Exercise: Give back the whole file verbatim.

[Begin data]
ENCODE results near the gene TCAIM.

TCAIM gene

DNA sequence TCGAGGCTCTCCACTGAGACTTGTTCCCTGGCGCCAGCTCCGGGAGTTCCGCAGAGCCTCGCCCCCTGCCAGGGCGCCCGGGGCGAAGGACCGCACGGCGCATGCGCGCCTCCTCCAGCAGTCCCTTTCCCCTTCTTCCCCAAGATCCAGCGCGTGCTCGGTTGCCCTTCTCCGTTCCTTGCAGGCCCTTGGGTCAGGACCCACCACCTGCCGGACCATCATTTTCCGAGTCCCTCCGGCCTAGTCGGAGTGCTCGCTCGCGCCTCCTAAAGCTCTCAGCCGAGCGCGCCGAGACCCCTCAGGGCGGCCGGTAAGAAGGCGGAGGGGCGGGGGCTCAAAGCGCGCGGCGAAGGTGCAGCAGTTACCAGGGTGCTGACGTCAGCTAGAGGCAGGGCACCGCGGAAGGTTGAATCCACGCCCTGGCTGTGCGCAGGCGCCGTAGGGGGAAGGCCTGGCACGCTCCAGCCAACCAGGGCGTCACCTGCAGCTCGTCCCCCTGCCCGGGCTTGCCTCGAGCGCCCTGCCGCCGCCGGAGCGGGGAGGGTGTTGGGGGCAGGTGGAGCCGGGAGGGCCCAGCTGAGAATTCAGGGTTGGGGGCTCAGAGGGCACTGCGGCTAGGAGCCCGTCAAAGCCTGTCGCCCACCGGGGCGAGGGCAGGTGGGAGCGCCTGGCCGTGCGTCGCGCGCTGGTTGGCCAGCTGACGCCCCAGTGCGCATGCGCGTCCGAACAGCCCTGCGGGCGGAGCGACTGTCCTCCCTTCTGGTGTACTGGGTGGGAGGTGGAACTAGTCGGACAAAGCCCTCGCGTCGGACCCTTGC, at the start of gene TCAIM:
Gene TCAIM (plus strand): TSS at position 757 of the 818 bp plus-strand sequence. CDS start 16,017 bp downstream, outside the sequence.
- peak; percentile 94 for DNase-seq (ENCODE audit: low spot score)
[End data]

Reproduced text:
ENCODE results near the gene TCAIM.

TCAIM gene

DNA sequence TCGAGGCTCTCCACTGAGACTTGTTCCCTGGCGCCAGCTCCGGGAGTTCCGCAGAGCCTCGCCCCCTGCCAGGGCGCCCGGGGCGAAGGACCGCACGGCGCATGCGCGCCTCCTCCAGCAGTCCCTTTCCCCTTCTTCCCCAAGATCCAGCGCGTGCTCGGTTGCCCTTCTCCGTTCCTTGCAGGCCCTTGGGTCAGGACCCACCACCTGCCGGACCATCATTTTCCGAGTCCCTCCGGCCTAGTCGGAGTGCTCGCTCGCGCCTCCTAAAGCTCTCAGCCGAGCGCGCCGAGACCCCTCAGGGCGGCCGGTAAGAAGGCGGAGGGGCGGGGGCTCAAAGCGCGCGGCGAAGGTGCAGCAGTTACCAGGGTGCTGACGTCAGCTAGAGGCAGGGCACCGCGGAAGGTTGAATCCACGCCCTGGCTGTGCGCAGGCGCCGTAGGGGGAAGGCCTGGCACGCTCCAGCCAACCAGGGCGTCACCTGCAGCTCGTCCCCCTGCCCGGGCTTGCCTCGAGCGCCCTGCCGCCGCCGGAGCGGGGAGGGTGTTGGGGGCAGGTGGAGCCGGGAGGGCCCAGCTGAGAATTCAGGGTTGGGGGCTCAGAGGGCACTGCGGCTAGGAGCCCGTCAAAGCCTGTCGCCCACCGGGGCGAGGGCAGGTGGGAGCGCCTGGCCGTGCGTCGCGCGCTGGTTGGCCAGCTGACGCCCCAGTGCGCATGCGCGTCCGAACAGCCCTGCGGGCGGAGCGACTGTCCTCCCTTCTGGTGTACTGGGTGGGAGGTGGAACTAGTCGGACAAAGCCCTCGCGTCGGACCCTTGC, at the start of gene TCAIM:
Gene TCAIM (plus strand): TSS at position 757 of the 818 bp plus-strand sequence. CDS start 16,017 bp downstream, outside the sequence.
- peak; percentile 94 for DNase-seq (ENCODE audit: low spot score)